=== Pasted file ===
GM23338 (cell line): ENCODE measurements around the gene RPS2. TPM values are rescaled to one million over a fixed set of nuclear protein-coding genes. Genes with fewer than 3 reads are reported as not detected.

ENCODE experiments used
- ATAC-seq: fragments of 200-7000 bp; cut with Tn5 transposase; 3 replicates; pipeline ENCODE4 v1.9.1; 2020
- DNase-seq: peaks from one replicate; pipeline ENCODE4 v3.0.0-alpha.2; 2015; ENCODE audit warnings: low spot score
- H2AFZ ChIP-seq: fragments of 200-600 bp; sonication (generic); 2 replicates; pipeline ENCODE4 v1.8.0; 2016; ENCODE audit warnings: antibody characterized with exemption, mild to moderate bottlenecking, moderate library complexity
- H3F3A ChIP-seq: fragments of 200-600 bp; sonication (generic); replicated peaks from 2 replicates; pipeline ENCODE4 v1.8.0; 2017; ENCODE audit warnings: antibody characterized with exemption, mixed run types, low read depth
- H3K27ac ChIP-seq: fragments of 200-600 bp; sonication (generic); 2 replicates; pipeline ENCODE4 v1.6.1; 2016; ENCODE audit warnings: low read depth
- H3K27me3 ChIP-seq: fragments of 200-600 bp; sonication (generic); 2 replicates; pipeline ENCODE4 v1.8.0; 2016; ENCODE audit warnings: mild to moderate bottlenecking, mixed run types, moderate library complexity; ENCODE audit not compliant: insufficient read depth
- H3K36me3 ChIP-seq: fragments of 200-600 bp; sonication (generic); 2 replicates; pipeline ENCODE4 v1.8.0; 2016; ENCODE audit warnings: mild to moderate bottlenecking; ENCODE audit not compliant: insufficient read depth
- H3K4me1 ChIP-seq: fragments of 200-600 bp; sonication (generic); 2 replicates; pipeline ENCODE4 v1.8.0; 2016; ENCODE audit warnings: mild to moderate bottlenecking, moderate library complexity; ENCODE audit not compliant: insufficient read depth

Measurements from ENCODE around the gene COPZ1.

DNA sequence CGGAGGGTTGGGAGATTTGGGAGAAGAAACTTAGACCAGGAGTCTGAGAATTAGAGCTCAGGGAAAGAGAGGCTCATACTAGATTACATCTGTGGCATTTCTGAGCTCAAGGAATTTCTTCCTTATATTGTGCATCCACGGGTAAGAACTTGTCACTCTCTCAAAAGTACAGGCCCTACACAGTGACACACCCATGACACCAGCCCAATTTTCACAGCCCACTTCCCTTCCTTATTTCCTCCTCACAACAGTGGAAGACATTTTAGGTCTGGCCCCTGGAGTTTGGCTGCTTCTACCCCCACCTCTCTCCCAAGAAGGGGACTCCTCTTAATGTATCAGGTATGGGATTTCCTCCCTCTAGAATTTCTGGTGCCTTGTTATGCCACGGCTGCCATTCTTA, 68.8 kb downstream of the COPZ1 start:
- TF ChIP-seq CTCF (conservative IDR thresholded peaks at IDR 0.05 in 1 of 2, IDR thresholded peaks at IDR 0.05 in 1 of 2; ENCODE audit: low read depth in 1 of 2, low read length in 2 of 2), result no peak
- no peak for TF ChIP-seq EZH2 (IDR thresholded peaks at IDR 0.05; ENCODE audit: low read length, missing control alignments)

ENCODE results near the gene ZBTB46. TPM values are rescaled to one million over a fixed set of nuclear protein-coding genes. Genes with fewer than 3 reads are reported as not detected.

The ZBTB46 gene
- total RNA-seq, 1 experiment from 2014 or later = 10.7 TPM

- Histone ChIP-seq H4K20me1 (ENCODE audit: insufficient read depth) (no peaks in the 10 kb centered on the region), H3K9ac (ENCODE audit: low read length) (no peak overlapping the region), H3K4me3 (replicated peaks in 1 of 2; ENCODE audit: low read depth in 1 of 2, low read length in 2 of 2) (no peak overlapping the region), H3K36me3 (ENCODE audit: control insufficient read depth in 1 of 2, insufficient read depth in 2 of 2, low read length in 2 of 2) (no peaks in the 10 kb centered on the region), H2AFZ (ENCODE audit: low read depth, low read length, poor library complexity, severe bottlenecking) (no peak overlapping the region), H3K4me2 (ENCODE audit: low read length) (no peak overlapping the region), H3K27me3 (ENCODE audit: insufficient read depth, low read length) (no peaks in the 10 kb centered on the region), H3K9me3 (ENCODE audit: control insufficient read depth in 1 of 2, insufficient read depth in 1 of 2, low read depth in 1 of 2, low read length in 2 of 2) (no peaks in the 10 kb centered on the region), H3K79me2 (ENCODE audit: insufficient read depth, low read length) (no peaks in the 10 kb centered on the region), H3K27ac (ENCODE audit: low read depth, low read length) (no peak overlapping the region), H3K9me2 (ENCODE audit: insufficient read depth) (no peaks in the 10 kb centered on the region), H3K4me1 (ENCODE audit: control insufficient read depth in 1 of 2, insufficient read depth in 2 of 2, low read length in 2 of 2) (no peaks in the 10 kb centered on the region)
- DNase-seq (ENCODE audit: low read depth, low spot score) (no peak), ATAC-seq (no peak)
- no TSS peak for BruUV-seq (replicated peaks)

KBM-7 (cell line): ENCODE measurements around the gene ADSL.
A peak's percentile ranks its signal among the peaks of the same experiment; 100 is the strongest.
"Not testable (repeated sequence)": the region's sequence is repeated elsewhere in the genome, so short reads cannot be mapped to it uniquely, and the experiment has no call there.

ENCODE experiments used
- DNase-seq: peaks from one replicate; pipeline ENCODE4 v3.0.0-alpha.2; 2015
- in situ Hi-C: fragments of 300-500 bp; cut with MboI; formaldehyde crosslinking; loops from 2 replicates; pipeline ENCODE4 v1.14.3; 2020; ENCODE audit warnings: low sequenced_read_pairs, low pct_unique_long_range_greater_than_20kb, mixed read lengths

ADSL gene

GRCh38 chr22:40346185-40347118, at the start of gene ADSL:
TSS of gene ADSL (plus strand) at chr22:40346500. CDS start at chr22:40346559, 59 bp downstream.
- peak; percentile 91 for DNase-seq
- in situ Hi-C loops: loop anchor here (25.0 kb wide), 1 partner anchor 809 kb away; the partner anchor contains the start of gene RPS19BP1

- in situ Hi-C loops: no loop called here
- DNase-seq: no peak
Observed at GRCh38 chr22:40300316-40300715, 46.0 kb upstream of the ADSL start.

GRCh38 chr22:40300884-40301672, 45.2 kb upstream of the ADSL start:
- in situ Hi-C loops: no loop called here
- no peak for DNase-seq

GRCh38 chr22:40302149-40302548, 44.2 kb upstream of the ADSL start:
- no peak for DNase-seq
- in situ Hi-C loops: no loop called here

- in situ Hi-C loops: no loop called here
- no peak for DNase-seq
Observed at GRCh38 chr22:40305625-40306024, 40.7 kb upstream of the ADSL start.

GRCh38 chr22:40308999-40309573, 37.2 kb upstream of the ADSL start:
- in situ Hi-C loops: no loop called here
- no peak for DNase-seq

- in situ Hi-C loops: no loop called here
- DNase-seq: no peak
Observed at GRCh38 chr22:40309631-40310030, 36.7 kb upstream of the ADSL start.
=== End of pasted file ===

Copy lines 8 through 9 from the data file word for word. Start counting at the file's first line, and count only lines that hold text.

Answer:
- H3K27me3 ChIP-seq: fragments of 200-600 bp; sonication (generic); 2 replicates; pipeline ENCODE4 v1.8.0; 2016; ENCODE audit warnings: mild to moderate bottlenecking, mixed run types, moderate library complexity; ENCODE audit not compliant: insufficient read depth
- H3K36me3 ChIP-seq: fragments of 200-600 bp; sonication (generic); 2 replicates; pipeline ENCODE4 v1.8.0; 2016; ENCODE audit warnings: mild to moderate bottlenecking; ENCODE audit not compliant: insufficient read depth